• Nurture students who show the potential to perform at higher levels as well as locates and nurtures students who are low income minority students.
    ACES grades 3-5
    • AIG identified students clustered with other academically capable students. In this blended service model the AIG teacher may go into classes to teach whole class, pull students out for particular units of study, and works as a consultant for the cluster class teacher to provide other enriched activities.
    • ACES Grouped Classes – AIG students are grouped for all or part of the day with faster paced and accelerated lessons.
    • COOL School (Children Operating Online) – Combined with another service option AIG students receive some of their instruction online to complete units of study.
    GEMS grades 6-8
    • Cluster classes – AIG identified students are clustered for instruction in math and reading. Classes are enhanced by more rigorous reading and math activities that extend beyond the SCOS
    • Resource classes – Students come out of the regular classroom to participate in activities with the AIG teacher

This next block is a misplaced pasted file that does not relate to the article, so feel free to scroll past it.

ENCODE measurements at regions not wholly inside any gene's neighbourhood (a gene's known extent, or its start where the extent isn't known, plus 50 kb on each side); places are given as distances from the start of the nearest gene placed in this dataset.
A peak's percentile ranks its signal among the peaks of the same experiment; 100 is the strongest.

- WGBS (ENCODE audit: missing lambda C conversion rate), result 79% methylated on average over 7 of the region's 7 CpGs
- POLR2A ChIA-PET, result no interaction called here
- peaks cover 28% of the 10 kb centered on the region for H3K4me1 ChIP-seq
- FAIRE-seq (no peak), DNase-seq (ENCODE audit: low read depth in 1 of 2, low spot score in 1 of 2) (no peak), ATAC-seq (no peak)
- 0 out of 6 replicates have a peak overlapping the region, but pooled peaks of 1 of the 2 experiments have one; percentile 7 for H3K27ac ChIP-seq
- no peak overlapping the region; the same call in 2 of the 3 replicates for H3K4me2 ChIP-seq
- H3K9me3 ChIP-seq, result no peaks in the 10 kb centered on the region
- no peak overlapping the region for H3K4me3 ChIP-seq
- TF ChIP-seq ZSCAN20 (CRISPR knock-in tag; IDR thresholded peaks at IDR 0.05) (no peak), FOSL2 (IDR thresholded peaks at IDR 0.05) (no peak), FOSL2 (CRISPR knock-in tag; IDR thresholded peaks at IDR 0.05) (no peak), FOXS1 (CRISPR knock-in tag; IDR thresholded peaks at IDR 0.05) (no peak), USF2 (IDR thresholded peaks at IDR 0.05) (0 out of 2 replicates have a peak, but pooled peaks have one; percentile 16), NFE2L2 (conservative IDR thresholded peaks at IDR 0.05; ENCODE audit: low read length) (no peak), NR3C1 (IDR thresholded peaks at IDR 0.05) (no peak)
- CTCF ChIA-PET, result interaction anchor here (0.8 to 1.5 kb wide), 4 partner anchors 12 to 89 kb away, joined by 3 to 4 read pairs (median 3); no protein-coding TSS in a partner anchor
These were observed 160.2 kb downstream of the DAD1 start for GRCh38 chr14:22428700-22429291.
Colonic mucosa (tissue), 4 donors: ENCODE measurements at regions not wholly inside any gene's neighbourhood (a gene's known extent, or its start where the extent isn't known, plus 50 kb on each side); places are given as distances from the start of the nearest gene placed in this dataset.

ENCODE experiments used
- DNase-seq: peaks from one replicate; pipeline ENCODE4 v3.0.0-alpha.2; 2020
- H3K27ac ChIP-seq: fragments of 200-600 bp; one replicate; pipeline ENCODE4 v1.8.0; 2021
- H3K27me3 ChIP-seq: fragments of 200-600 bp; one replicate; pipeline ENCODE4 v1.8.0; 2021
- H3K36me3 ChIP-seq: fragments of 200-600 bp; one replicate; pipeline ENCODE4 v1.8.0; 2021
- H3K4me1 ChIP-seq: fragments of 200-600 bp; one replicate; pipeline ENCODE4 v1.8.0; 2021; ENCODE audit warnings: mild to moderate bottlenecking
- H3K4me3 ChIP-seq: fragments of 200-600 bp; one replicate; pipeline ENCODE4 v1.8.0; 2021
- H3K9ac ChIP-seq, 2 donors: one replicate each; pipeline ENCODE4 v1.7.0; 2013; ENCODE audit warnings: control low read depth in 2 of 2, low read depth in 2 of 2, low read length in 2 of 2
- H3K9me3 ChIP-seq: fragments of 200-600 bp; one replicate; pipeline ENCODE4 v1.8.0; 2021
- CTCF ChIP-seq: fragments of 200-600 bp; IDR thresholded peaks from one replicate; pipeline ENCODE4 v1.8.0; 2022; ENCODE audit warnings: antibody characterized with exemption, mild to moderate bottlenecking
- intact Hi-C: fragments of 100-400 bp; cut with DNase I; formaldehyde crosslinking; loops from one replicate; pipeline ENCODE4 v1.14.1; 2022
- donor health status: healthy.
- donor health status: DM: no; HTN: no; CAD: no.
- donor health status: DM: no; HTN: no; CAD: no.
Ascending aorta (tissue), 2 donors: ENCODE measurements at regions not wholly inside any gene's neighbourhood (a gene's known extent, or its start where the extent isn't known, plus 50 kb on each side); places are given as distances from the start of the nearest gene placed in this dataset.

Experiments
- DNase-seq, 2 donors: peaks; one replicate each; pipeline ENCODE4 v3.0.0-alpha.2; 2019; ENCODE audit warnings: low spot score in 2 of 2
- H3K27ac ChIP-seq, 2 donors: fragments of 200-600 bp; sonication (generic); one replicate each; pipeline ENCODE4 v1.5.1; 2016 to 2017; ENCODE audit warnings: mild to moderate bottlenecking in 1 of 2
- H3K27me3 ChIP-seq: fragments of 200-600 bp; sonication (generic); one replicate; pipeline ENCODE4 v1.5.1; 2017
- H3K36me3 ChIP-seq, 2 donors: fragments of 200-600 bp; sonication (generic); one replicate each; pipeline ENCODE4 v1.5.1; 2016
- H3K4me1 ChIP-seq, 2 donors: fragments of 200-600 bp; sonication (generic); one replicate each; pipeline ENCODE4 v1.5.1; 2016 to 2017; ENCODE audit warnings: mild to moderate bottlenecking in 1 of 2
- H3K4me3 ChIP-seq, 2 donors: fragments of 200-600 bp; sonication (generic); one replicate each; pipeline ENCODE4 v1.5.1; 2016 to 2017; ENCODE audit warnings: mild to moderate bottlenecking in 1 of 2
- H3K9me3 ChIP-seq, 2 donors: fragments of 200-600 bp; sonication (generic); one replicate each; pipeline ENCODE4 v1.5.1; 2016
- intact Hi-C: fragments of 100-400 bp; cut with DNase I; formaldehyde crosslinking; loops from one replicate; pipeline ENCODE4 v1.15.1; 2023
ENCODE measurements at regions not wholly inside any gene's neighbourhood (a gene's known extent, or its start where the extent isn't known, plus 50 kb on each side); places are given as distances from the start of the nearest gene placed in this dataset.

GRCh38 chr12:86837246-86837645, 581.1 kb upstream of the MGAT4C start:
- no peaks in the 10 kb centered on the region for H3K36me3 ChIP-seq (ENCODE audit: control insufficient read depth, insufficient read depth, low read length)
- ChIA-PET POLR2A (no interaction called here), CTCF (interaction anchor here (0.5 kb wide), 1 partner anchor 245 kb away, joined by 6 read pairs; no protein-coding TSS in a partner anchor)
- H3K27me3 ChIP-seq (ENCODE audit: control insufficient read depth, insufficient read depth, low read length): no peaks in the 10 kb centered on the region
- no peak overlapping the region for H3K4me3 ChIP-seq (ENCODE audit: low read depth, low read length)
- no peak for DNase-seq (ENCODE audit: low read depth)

SAGES grades 9-12
    • Enrichment sessions
    • Newsletters
    • Advanced Curriculum Opportunities
    • Academic Counseling and Advisement – College Prep, field trips, course selection

  • Granville County Schools responds to the needs and resources of the district. The AIG program communicates which student’s needs will be met and how, plans for implementation and coordination among the components, and provides a framework for decision-making and continuous program improvement.

  • Nash-Rocky Mount Schools is present “at the table” during district-wide leadership meetings, principal roundtables, and instructional team meetings in order to have the voice of AIG heard, integrated into other programs, and supported in all areas, K- 12.